May 01, 2008

National Day of Prayer Not Really National

As clearly pointed out in this note from the American Prospect (item #4 on this link), the upcoming "National Day of Prayer" on May 1 should actually be called "Government Sponsored Day of Christian Prayer."

This is just another example of the Religious Right co-opting the government for their agenda. The first warning of this should have been the fact that Shirley Dobson, the wife of infamous founder of Focus on the Family Dr. James Dobson, is the chairman. Don't take my word for it, here is a quote from the official site:

The National Day of Prayer Task Force was a creation of the National Prayer Committee for the expressed purpose of organizing and promoting prayer observances conforming to a Judeo-Christian system of values. People with other theological and philosophical views are, of course, free to organize and participate in activities that are consistent with their own beliefs. This diversity is what Congress intended when it designated the Day of Prayer, not that every faith and creed would be homogenized, but that all who sought to pray for this nation would be encouraged to do so in any way deemed appropriate. It is that broad invitation to the American people that led, in our case, to the creation of the Task Force and the Judeo-Christian principles on which it is based.

Clearly Shirley Dobson has every right to organize this type of event on her own dime. Last Saturday, an event called ReignDown USA was held on the National Mall and broadcast across the world. There were no government proclimations behind this event (also an exclusively Christian gathering) however. There are plenty of them for the National Day of Prayer, from the federal government and all 50 states (you can see for yourself from this link).

Folks, this is not freedom of religion. This if freedom for the Religious Right to worship as THEY see fit and direct everyone included to worship ONLY as the leadership sees fit.

I'm a Christian, so I would be welcome to participate (probably only as long as I kept my mouth shut about GLBT people), but I don't want to be part of government led and sponsored worship anymore than I want my church to pass legislation (we could probably do a better job, but I digress).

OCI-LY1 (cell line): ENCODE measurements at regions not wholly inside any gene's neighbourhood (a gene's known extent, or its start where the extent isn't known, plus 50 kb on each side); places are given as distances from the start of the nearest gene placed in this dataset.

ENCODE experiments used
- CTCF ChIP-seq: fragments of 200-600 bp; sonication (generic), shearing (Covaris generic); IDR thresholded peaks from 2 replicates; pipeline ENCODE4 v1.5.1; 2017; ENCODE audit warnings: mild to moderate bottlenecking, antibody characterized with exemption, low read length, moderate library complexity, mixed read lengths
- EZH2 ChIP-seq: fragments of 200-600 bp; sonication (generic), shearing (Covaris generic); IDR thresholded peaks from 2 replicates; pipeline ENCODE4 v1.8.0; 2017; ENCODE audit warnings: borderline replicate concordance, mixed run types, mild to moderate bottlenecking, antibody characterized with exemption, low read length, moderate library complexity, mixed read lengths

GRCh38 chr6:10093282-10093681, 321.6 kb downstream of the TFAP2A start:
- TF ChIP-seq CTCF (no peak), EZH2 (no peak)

I'll be praying for our nation to go back to its foundation of being inclusive and the end of state-sponsored religious worship. I hope you'll join me.


  1. Freedom of religion is quite different than freedom from religion. We, as united States citizens, are protected by our Constitution for the right to worship any religion without prejudice or prosecution. If you would deny me this right, what other rights would you try to deny? Right to privacy? Private ownership? Free speech? We are a great nation not because of the sleeping masses in front of the tube, but because of those who recognized & chose to bleed for their freedoms which were recognized by our founding fathers as given by God.

  2. Rastus,

    Not exactly sure where you are coming from here, but if the U. S. Government is sponsoring an event restricted to Christians only, wouldn't it be logical for someone of another faith, like Hindus, Buhddists, or Muslims, feel that THEIR freedom of religion maybe wasn't all it could be? This nation was founded in part by people escaping a state-mandated religion, yet I believe that during the Bush administration the United States has taken far too many steps in that direction.

  3. I take a little different view of this, Jim.
    I don't see any problem with what the National Day of Prayer does. There are government proclamations for all kinds of things. All you have to do is basically write something up and send it to a political official. Most times, it gets approved.
    By the way, since I was at Reign Down USA, there was a proclamation from President Bush that was read at the event.
    To me, if the government proclamation said that all people celebrating National Day of Prayer had to pray in a "Christian" way, that would be different. However, that's not the case here. I do think that we need to be careful about allowing religious freedom to become a way for the Religious Right to "take over the government", but I don't think this one fits.
    Again, just my humble opinion. Smile. You know I have to share!